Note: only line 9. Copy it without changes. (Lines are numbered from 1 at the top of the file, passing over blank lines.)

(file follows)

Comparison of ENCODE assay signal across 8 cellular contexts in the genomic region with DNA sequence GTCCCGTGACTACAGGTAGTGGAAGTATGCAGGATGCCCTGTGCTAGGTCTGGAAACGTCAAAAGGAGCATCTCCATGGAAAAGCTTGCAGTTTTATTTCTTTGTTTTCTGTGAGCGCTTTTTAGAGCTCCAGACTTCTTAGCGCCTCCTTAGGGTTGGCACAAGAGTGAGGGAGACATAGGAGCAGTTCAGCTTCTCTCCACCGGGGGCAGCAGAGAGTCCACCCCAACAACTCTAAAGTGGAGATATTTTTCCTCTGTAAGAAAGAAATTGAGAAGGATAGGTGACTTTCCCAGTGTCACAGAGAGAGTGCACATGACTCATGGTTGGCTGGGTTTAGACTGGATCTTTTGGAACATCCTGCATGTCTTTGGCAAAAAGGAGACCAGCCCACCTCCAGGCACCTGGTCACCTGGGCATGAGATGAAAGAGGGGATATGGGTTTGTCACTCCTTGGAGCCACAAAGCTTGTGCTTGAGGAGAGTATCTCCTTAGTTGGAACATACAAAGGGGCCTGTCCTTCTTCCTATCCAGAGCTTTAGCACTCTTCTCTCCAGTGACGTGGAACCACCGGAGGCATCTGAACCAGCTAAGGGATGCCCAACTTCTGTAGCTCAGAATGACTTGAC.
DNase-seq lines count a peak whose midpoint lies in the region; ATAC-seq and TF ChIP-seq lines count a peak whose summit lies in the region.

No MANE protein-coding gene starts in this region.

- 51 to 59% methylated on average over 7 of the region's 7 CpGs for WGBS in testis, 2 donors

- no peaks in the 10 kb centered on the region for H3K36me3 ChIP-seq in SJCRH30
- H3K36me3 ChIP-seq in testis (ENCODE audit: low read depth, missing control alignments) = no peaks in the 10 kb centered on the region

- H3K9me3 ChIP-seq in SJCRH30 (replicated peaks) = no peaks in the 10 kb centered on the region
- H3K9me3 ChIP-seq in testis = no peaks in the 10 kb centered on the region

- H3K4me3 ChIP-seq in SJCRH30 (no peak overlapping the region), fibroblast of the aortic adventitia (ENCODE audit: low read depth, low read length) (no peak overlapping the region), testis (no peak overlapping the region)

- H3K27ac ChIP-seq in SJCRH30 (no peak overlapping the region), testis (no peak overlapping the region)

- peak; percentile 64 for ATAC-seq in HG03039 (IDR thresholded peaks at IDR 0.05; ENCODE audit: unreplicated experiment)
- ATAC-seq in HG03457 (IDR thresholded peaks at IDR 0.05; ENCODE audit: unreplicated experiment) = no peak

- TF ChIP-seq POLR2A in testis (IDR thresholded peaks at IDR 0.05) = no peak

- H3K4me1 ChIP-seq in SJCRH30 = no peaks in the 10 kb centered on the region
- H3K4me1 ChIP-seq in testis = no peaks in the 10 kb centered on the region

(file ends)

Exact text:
- H3K4me3 ChIP-seq in SJCRH30 (no peak overlapping the region), fibroblast of the aortic adventitia (ENCODE audit: low read depth, low read length) (no peak overlapping the region), testis (no peak overlapping the region)